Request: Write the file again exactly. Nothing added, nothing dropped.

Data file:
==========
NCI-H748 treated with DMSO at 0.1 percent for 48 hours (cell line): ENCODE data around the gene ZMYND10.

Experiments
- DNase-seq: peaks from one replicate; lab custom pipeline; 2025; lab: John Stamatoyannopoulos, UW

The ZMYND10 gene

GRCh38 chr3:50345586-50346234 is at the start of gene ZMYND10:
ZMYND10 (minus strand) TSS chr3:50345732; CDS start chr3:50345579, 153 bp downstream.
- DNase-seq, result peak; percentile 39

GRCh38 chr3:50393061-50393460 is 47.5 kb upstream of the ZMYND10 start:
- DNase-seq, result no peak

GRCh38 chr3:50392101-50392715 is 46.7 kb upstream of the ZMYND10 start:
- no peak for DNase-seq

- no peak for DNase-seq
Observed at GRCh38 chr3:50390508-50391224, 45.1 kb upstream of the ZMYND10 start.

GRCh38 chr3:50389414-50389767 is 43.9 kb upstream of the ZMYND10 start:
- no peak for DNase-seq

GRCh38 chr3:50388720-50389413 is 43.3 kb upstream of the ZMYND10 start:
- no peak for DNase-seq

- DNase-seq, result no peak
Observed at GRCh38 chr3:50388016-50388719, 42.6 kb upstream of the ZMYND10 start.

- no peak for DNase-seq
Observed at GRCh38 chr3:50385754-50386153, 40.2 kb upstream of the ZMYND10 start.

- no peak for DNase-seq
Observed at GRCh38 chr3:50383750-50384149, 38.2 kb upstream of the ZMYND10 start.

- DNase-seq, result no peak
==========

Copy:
NCI-H748 treated with DMSO at 0.1 percent for 48 hours (cell line): ENCODE data around the gene ZMYND10.

Experiments
- DNase-seq: peaks from one replicate; lab custom pipeline; 2025; lab: John Stamatoyannopoulos, UW

The ZMYND10 gene

GRCh38 chr3:50345586-50346234 is at the start of gene ZMYND10:
ZMYND10 (minus strand) TSS chr3:50345732; CDS start chr3:50345579, 153 bp downstream.
- DNase-seq, result peak; percentile 39

GRCh38 chr3:50393061-50393460 is 47.5 kb upstream of the ZMYND10 start:
- DNase-seq, result no peak

GRCh38 chr3:50392101-50392715 is 46.7 kb upstream of the ZMYND10 start:
- no peak for DNase-seq

- no peak for DNase-seq
Observed at GRCh38 chr3:50390508-50391224, 45.1 kb upstream of the ZMYND10 start.

GRCh38 chr3:50389414-50389767 is 43.9 kb upstream of the ZMYND10 start:
- no peak for DNase-seq

GRCh38 chr3:50388720-50389413 is 43.3 kb upstream of the ZMYND10 start:
- no peak for DNase-seq

- DNase-seq, result no peak
Observed at GRCh38 chr3:50388016-50388719, 42.6 kb upstream of the ZMYND10 start.

- no peak for DNase-seq
Observed at GRCh38 chr3:50385754-50386153, 40.2 kb upstream of the ZMYND10 start.

- no peak for DNase-seq
Observed at GRCh38 chr3:50383750-50384149, 38.2 kb upstream of the ZMYND10 start.

- DNase-seq, result no peak